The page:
1. Melissa Jackson

      Eddie, spot on comment. I think many of us are looking back to see what made us be better men, or women. And self-discipline is one of those things that must be learned.

  2. Liz at Home

    Another wonderful and loving letter to your granddaughter. Thank you for sharing it.

    1. Harold M. Smith II

      Better late than never. This particular letter to Gen. Satterfield’s granddaughter is perfectly timed. It is about who Gen. S’s heroes were and are. It sets the tone for what he believed to be what was good in a community and he personally saw how these veterans were treated. Not all vets are heroes, altho we say that a lot. However, we should all aspire to achieve noble goals in our lives and that is what Gen. S is getting at here in this letter. Great job again, and let us hope there is a book in the wings.

  3. Randy Goodman

    Great letter to your granddaughter, Gen. Satterfield.
    Oh, yes ………. HAPPY VETERANS DAY

  4. Jerome Smith

    Tomorrow is Veterans Day. Attend an event. Thank a vet. Help get the word out in your community about any vet event. Attend. Be there for them. They were there for you.

    1. Rev. Michael Cain

      Right! And read more about veterans and pray for them if you are not a vet.

  5. HAL

    Gen. Satterfield sure knows how to write letters. Sometimes I think his letters might just be too much for his granddaughter. If she is little, she is fortunate that she will get to reread these letters for her entire life and see and understand how much she has with her grandfather, Gen. S.

  6. Maximilian Krämer

    ” I didn’t know it then, but I grew up privileged. Not with money, or status, or owning a big house or car or lots of clothes, but by being in the company of ordinary men, combat veterans from World War II and the Korean War, as well as those who served to protect us at home right here in America. They were everywhere: salesmen, gas station attendants, growing crops, coaching baseball teams, raising dairy cows, bringing up families, being members of the volunteer fire department, all holding ordinary jobs you could find in Anytown, USA.” – Gen. Doug Satterfield hits a homerun with his letter today.

    1. Bryan Z. Lee

      YES! My favorite paragraph. The entire letter is full of great insights.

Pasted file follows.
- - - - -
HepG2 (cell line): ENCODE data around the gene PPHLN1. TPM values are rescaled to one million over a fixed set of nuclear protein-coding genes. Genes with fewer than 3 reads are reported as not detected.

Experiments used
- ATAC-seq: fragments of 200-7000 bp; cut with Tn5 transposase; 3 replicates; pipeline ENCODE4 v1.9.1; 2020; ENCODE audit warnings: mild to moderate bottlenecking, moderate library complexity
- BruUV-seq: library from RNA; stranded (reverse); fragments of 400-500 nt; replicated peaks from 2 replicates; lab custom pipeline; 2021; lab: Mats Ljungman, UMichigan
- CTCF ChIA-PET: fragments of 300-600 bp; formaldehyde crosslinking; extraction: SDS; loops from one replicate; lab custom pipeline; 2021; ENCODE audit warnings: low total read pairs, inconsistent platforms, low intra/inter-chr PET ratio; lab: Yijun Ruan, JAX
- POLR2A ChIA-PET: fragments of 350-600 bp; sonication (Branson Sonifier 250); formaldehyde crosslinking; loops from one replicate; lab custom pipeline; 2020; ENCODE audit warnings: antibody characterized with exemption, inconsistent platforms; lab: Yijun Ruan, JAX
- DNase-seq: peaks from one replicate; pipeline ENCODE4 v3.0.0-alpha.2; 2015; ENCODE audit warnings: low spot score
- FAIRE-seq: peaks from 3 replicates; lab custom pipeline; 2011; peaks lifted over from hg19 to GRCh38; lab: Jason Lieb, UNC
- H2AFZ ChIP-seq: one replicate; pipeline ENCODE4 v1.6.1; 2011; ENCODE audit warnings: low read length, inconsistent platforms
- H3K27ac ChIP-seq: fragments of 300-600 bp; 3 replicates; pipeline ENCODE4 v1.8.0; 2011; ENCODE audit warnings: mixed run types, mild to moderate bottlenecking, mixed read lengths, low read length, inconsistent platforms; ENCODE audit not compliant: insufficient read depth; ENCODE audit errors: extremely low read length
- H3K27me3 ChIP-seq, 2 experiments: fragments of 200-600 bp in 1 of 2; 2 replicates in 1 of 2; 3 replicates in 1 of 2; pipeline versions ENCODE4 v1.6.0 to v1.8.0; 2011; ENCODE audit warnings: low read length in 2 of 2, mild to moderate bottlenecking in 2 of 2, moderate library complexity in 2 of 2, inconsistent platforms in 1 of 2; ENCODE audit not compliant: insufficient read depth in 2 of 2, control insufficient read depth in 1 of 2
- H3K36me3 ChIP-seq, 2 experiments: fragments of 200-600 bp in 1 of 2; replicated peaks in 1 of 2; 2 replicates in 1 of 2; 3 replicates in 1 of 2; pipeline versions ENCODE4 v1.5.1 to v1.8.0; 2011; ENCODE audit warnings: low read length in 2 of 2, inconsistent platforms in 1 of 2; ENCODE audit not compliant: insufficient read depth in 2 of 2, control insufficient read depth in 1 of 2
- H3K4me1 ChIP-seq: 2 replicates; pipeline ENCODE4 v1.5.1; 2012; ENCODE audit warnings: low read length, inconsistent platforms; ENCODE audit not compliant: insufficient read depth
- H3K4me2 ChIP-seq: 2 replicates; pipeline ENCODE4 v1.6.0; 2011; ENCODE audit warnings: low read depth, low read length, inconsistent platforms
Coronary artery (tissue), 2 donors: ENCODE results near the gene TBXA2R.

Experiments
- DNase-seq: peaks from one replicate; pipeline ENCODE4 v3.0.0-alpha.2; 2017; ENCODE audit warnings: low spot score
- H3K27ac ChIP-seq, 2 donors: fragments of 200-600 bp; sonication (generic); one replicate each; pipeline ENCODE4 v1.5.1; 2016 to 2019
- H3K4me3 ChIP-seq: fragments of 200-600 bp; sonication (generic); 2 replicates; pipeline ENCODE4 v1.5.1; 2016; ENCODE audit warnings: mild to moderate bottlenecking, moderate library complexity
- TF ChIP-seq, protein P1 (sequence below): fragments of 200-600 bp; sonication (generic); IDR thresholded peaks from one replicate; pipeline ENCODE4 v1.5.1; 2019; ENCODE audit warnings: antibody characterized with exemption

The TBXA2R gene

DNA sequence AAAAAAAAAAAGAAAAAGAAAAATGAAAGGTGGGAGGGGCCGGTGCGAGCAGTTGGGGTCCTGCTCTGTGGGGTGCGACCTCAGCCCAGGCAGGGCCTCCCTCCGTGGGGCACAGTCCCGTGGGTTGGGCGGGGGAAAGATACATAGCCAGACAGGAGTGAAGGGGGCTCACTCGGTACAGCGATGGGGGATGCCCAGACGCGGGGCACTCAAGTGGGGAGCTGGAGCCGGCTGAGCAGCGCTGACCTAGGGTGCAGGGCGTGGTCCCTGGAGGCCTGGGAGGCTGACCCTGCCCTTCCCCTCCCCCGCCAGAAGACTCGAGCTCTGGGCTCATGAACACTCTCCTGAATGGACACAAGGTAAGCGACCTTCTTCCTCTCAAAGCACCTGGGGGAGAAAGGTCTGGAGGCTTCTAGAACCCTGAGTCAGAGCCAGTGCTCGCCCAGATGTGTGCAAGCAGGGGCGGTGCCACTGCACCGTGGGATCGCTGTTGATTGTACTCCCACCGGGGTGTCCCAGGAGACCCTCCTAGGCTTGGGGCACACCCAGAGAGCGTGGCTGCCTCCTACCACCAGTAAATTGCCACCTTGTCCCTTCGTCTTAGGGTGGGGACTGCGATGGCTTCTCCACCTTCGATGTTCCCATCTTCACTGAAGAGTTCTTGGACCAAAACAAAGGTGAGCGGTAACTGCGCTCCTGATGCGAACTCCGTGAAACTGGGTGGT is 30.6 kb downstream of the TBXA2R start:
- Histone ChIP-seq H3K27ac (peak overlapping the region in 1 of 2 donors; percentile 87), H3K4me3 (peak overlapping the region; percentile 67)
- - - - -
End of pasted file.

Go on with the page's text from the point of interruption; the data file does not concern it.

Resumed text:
7. Nick Lighthouse

    For tomorrow………… HAPPY VETERANS DAY.

  8. Christine Bisset

    Hi everyone, I’m new to this website. The title of this article attracted me. Now, I’m starting to read all these letters.

    1. Wendy Holmes

      Welcome Christine. You will find this leadership forum very supportive.

  9. Douglas R. Satterfield Post author

    I will give a short speech tomorrow. It is easy for me to give a speech. I do it often, so much of me talking and being an officer in the military has given me plenty of experience. But tomorrow’s Veterans Day speech will be difficult. So much of my life has been fully dedicated to serving our nation. I no longer do. So I do what I can and work with Veterans to help them. Tomorrow will have a post by a good friend of mine, Joe Griffies, radio host, Vietnam Vet, and great person to talk to about Vets.
    Happy Veterans Day!

    1. Army Captain

      Thank you, sir! I too will give a short talk after our local Veterans Day Parade.

      1. Navy Vet

        I wish I could hear these and get a good idea of what it is like. I’ve been asked but turn them down.

        1. Wild Bill

          Agree the next time. Gen. Satterfield has some sample speeches here. Just search on Veterans Day to get them. He doesn’t mind you copying his speeches.

      2. Yusaf from Texas

        Great. The more vets that talk to the ordinary person, the better.

  10. Maureen S. Sullivan

    This loving series is already Gen. S’s longest and most popular. Sir, I think you nailed it solidly with these letters, so please don’t stop writing them. I find each one both entertaining and helpful for me to understand how you became the person you are. I am in particular liking this letter as it is the day before Veterans Day. Are you giving a speech anywhere? I hope its on YouTube or Facebook Live. Thank you sir for your help to make me a better person.
    Great book!

    1. Douglas R. Satterfield Post author

      Maureen, yes I am speaking at a local Veterans Day event in Vineland, NJ. I have no idea if they are putting it out on social media. If they do, I will post it.

      1. Maureen S. Sullivan

        Sir, thank you so much for responding. I love your series, please continue.

  11. Valkerie

    Another spectacular letter “to My Granddaughter.” Thank you General Satterfield.

  12. Janna Faulkner

    First to comment!!!!
    No. 35, Who were my heroes? Yeah! Great letter, Gen. Satterfield.
    Loving your series….❤❤❤❤❤❤❤❤❤❤

    1. British Citizen

      Janna, ha, you are first today. Congrats. And, I think that we all love this series of letters to his granddaughter. Who wouldn’t love it and we find out a bunch about Gen. satterfield as a little boy. Cheers.

      1. Guns are Us

        Yes, we all indeed love it. Be sure to get a copy of Gen. Satterfield’s latest books. My favorite and the favorite of most of us is “55 Rules for a Good Life” so get your copy today and leave a post on Amazon so others can read what you think of it.


Leave a Reply

Your email address will not be published. Required fields are marked *

This site uses Akismet to reduce spam. Learn how your comment data is processed.